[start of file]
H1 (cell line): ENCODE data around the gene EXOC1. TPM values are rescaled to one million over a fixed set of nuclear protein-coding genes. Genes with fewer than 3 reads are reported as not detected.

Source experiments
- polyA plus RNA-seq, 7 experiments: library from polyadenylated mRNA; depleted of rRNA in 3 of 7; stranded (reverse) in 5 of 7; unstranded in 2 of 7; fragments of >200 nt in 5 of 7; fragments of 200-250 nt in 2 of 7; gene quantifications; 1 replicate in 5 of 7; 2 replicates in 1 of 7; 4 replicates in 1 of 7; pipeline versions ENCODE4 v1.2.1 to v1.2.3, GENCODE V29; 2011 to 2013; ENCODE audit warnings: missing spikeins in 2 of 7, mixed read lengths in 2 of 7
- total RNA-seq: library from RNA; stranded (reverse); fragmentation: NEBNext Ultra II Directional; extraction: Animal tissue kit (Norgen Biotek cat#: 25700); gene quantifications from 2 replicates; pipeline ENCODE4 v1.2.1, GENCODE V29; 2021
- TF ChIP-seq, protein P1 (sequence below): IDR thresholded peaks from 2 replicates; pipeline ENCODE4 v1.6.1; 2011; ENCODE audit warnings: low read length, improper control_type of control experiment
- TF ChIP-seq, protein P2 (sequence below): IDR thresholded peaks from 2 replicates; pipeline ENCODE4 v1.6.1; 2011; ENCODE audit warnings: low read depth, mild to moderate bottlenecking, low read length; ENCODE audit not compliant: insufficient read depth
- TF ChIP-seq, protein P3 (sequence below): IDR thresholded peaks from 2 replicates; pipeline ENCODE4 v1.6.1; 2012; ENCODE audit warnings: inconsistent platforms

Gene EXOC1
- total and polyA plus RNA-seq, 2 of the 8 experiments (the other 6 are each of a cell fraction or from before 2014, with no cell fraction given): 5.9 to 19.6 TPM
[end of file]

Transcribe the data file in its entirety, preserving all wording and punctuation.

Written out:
H1 (cell line): ENCODE data around the gene EXOC1. TPM values are rescaled to one million over a fixed set of nuclear protein-coding genes. Genes with fewer than 3 reads are reported as not detected.

Source experiments
- polyA plus RNA-seq, 7 experiments: library from polyadenylated mRNA; depleted of rRNA in 3 of 7; stranded (reverse) in 5 of 7; unstranded in 2 of 7; fragments of >200 nt in 5 of 7; fragments of 200-250 nt in 2 of 7; gene quantifications; 1 replicate in 5 of 7; 2 replicates in 1 of 7; 4 replicates in 1 of 7; pipeline versions ENCODE4 v1.2.1 to v1.2.3, GENCODE V29; 2011 to 2013; ENCODE audit warnings: missing spikeins in 2 of 7, mixed read lengths in 2 of 7
- total RNA-seq: library from RNA; stranded (reverse); fragmentation: NEBNext Ultra II Directional; extraction: Animal tissue kit (Norgen Biotek cat#: 25700); gene quantifications from 2 replicates; pipeline ENCODE4 v1.2.1, GENCODE V29; 2021
- TF ChIP-seq, protein P1 (sequence below): IDR thresholded peaks from 2 replicates; pipeline ENCODE4 v1.6.1; 2011; ENCODE audit warnings: low read length, improper control_type of control experiment
- TF ChIP-seq, protein P2 (sequence below): IDR thresholded peaks from 2 replicates; pipeline ENCODE4 v1.6.1; 2011; ENCODE audit warnings: low read depth, mild to moderate bottlenecking, low read length; ENCODE audit not compliant: insufficient read depth
- TF ChIP-seq, protein P3 (sequence below): IDR thresholded peaks from 2 replicates; pipeline ENCODE4 v1.6.1; 2012; ENCODE audit warnings: inconsistent platforms

Gene EXOC1
- total and polyA plus RNA-seq, 2 of the 8 experiments (the other 6 are each of a cell fraction or from before 2014, with no cell fraction given): 5.9 to 19.6 TPM